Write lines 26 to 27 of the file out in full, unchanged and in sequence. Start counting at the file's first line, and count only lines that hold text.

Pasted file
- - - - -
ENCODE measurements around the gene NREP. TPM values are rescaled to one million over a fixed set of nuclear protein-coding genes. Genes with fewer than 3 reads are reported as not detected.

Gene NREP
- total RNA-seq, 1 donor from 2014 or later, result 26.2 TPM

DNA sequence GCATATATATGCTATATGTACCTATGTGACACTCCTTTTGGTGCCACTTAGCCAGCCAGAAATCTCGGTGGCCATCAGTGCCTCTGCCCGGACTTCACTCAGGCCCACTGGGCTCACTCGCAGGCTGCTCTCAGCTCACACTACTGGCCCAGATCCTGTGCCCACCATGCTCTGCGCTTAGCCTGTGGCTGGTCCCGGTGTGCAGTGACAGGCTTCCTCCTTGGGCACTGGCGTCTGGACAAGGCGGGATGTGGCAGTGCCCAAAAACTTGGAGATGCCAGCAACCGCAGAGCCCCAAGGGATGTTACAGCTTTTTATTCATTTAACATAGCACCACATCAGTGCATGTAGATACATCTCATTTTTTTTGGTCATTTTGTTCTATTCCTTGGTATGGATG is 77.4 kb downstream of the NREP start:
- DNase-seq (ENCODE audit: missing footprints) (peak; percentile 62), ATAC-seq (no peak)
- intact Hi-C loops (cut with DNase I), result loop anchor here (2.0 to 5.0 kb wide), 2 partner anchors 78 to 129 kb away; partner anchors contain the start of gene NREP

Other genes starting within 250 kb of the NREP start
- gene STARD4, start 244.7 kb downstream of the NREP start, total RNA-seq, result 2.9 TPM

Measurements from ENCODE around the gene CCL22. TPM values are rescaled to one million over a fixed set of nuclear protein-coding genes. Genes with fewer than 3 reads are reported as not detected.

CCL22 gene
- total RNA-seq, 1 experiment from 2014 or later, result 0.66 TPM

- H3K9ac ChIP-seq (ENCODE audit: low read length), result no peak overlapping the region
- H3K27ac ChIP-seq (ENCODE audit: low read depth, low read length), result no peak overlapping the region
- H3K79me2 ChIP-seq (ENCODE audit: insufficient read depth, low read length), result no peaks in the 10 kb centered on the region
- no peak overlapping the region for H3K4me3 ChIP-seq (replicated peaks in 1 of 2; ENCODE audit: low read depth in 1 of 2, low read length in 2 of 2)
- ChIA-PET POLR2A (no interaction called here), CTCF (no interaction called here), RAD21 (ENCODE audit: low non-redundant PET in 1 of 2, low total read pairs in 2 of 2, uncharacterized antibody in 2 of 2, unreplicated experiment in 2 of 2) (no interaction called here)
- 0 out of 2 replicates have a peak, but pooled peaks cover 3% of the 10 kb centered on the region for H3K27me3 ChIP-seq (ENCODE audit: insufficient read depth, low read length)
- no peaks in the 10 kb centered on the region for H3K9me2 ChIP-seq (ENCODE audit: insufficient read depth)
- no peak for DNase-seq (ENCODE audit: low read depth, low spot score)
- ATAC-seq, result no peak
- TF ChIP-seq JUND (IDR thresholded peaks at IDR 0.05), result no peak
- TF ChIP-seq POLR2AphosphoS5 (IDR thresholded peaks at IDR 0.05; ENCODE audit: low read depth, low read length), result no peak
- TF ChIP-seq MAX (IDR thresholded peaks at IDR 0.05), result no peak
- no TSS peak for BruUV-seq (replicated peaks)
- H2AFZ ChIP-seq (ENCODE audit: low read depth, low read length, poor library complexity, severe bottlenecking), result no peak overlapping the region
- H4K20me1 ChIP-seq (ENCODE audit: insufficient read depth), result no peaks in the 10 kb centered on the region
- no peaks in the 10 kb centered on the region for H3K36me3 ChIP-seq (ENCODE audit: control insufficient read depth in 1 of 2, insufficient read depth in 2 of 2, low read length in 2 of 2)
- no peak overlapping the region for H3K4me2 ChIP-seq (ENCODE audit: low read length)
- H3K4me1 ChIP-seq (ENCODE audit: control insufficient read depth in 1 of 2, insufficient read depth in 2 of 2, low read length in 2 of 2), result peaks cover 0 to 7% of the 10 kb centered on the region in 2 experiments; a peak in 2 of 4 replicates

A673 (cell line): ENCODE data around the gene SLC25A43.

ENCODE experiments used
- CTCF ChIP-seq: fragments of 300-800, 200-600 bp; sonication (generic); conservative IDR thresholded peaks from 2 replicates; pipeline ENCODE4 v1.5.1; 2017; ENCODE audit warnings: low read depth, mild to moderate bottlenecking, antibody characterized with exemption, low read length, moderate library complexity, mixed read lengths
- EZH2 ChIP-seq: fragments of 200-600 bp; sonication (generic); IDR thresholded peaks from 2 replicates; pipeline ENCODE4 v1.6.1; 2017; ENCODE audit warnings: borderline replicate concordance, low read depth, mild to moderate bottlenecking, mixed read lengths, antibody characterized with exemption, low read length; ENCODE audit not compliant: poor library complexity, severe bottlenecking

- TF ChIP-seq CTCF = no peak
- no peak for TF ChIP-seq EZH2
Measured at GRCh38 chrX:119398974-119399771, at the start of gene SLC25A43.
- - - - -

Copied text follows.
- H4K20me1 ChIP-seq (ENCODE audit: insufficient read depth), result no peaks in the 10 kb centered on the region
- no peaks in the 10 kb centered on the region for H3K36me3 ChIP-seq (ENCODE audit: control insufficient read depth in 1 of 2, insufficient read depth in 2 of 2, low read length in 2 of 2)